"I was saying let me out of here before I was even born,
It's such a gamble when you get a face."
In 1993, I wrote, produced and directed a short 35mm film called "Thirst." I was feeling rather ballsy, so I looked up Richard Hell, one of my punk rock heroes, in the phonebook and lo and behold, he was in there. I called him and told him I wanted him to costar in the film and was he interested. He made a date for me to meet him at his apartment to talk and drop off the script.
The film is about balance - the balance between being in a relationship and not, juxtaposed with the balance between alcohol and coffee, with water as the great equalizer. I suppose the film is about the "water' between relationships, which should be peace, but rarely is.
I met with Richard and we hit it off. He called me a couple of days later and said he wanted to do it. I couldn't believe it, but I guess Richard didn't have a lot going on right then.
I secured CBGB's Pizza, right next to the club (both RIP) and paid Hilly (also RIP) $200 for a location fee to shoot during the day on a Sunday.
The other male members of the cast were my friend Greg, who I had directed in several videos for his band, Vanilla Trainwreck and my friend Joey, who would play the bartender and be my AD, right-hand-man, voice-of-reason and savior.
We shot all day with a full 35mm crew. Richard ended up doing the whole day for two tunafish sandwiches (punk rock! thanks, Rich!) and the rest of the crew and cast ate pizza.
Two memorable moments: One of the crew members asked Richard what the film was about. He pointed at me, which caught my attention and said "him" and smiled at me.
The other was the final line of dialogue. I didn't know how to end the film and it ended with this set-up (I still had two more days of filming Greg with the two female actors). Joey did not have a line in the whole film, he just was background - cleaning glasses and serving drinks to the boys (Rolling Rock!). At one point he and I were talking and I told him that I needed a punch in the face for the end of the film and as it was it just sort of petered out. He said that his character basically listens to people bitch all the time. And he had listened to these two guys - Greg and Richard - have what they thought was this profound conversation about love and relationships, etc...and then he said what if I said this, and whispered it to me. I smiled, as usual when hearing obvious wisdom from my friend, and "re-wrote" the script without telling anyone else.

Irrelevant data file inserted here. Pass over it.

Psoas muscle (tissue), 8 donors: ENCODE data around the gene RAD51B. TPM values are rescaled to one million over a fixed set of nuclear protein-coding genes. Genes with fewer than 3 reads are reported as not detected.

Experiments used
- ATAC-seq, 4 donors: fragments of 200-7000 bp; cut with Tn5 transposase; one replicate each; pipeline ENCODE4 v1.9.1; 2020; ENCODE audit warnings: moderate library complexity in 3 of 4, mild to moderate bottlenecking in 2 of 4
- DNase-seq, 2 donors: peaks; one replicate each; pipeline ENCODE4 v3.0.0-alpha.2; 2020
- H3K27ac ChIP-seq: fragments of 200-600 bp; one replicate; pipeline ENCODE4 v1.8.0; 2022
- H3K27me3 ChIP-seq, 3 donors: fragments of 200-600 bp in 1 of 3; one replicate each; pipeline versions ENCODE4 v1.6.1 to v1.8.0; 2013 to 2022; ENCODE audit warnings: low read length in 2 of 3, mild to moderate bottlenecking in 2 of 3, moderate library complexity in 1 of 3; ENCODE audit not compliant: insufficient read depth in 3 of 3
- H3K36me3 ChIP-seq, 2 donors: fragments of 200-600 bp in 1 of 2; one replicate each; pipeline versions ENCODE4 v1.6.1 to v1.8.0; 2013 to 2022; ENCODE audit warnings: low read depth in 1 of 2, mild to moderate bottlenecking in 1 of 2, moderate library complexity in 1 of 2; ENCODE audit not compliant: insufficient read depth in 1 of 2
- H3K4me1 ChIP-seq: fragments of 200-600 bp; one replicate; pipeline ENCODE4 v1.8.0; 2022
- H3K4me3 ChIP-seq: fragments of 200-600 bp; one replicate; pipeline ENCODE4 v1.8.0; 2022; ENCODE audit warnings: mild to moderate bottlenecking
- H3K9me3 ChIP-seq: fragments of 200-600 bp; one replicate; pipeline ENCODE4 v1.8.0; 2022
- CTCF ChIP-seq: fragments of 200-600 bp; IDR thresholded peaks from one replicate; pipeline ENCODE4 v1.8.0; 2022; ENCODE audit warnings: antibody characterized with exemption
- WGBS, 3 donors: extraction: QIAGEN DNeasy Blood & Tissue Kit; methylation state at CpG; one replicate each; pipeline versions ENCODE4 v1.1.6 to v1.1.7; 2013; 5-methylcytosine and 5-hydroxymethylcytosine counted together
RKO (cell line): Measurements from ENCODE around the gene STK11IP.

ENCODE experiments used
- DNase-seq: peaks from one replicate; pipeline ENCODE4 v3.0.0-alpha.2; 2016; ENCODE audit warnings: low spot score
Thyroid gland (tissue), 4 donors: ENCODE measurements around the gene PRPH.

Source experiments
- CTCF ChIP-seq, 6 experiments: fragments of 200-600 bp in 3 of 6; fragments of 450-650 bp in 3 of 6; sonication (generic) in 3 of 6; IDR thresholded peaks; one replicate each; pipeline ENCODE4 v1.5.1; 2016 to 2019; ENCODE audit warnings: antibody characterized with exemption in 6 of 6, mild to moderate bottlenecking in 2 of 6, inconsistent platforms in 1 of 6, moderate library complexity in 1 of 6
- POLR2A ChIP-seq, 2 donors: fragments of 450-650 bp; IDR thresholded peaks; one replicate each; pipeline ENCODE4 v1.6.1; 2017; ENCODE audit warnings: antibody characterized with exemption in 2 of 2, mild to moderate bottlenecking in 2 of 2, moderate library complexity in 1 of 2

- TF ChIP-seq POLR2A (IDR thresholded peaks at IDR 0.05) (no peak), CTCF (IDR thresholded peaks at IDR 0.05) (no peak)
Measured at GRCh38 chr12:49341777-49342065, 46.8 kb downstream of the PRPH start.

I informed Greg and Richard that when Greg delivered his last line, to hold it for a beat and then the bartender was going to say something and that they should look at him, but not respond - fade to black. Sure, James, ok, whatever...
We ran the scene - one take. Greg delivered his line (which I don't remember) and Joey said this:
"Last call, you dumb motherfuckers."
They held the scene for five seconds (all I needed for a fade to black and then the entire room burst into laughter.
Sadly, I never finished the film, which was a shame because Lee Ranaldo from Sonic Youth was set to do the soundtrack. To be honest, it wasn't really that good and I take full sophomoric responsibility for that.
But the ending kicks ass.
I did manage to take a roll of production stills, which I found the other day.
The trip through time continues...
Greg in character.
Greg and Richard Hell rehearsing.
Joey in character for his last line (notice the boom mike in the mirror).
Cover Star: "Thirst"
Headlining Band: Richard Fuckin' Hell and The Voidoids